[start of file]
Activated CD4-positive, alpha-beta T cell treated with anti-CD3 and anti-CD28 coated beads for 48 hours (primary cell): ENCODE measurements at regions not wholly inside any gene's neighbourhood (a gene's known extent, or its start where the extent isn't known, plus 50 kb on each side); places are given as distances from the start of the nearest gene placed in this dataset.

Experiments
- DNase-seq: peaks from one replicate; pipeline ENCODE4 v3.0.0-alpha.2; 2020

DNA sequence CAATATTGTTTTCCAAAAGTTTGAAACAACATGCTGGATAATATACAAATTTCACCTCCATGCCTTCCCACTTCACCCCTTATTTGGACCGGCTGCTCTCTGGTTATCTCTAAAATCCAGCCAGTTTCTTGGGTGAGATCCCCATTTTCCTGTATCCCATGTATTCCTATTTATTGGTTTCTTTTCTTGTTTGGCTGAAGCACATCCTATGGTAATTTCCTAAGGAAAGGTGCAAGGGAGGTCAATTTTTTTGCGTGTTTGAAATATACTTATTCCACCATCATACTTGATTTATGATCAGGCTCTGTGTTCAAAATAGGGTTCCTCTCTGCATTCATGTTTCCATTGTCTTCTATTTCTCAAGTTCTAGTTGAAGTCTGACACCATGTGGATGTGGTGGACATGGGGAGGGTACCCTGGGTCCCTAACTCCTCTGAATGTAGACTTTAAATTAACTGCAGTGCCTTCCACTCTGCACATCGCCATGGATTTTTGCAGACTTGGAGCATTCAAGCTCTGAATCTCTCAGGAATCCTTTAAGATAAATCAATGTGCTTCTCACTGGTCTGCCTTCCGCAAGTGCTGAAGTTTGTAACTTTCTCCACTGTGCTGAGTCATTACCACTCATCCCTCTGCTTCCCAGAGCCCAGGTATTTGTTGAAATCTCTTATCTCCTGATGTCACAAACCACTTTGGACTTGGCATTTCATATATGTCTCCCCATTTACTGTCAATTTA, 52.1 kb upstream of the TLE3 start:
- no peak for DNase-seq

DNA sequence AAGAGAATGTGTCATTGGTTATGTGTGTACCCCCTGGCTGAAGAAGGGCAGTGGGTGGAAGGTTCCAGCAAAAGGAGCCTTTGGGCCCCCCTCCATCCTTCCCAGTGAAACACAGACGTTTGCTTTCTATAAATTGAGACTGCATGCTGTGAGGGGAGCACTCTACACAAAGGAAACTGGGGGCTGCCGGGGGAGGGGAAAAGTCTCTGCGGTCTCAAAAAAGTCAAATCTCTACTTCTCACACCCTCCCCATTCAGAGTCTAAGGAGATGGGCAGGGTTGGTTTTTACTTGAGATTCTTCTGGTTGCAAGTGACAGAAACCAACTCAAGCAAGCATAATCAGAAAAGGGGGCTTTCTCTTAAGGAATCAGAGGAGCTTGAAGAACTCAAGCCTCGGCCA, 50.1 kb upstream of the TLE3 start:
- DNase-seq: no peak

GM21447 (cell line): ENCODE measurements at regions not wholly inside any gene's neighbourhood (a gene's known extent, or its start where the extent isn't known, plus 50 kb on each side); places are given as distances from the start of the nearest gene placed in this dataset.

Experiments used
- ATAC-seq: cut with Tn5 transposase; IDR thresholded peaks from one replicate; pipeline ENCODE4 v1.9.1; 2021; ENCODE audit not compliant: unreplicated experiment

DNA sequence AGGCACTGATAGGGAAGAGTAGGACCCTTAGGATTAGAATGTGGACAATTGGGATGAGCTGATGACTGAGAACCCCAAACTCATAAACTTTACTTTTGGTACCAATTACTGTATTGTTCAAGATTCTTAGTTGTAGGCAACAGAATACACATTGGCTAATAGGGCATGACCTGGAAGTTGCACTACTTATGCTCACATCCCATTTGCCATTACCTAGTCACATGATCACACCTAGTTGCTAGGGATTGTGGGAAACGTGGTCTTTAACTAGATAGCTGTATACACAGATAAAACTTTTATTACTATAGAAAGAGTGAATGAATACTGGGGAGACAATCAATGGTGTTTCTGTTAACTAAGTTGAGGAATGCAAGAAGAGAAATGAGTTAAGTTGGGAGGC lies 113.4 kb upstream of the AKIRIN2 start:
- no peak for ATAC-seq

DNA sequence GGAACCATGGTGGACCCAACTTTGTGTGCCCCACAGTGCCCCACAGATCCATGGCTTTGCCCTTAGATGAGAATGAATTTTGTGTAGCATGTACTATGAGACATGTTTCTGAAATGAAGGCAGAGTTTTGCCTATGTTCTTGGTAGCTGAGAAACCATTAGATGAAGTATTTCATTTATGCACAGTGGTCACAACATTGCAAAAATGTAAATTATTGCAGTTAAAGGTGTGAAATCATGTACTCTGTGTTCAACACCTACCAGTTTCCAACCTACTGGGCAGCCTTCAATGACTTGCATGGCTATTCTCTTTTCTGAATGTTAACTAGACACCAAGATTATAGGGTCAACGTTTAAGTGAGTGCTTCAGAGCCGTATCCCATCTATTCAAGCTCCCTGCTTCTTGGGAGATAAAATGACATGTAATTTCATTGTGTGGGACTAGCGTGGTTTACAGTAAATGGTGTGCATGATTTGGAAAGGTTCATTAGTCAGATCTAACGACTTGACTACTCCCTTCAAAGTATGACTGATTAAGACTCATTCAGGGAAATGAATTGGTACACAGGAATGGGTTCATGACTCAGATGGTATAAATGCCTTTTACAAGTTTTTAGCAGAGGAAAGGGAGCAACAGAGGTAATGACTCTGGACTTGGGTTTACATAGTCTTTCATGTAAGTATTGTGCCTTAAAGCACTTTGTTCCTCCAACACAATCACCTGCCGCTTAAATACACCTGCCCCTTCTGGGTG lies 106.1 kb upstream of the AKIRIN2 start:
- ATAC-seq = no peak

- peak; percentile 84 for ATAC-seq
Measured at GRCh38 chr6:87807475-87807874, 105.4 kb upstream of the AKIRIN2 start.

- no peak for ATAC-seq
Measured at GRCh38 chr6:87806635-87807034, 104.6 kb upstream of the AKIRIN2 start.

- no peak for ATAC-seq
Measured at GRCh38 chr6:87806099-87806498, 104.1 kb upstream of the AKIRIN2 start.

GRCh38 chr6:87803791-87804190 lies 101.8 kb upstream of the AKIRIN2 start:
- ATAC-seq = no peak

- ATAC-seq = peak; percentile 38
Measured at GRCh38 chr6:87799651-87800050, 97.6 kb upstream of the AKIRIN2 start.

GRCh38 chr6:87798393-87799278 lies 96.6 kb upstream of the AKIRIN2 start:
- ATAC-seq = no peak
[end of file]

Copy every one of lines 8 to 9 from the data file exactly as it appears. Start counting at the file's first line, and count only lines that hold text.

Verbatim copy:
GM21447 (cell line): ENCODE measurements at regions not wholly inside any gene's neighbourhood (a gene's known extent, or its start where the extent isn't known, plus 50 kb on each side); places are given as distances from the start of the nearest gene placed in this dataset.

Experiments used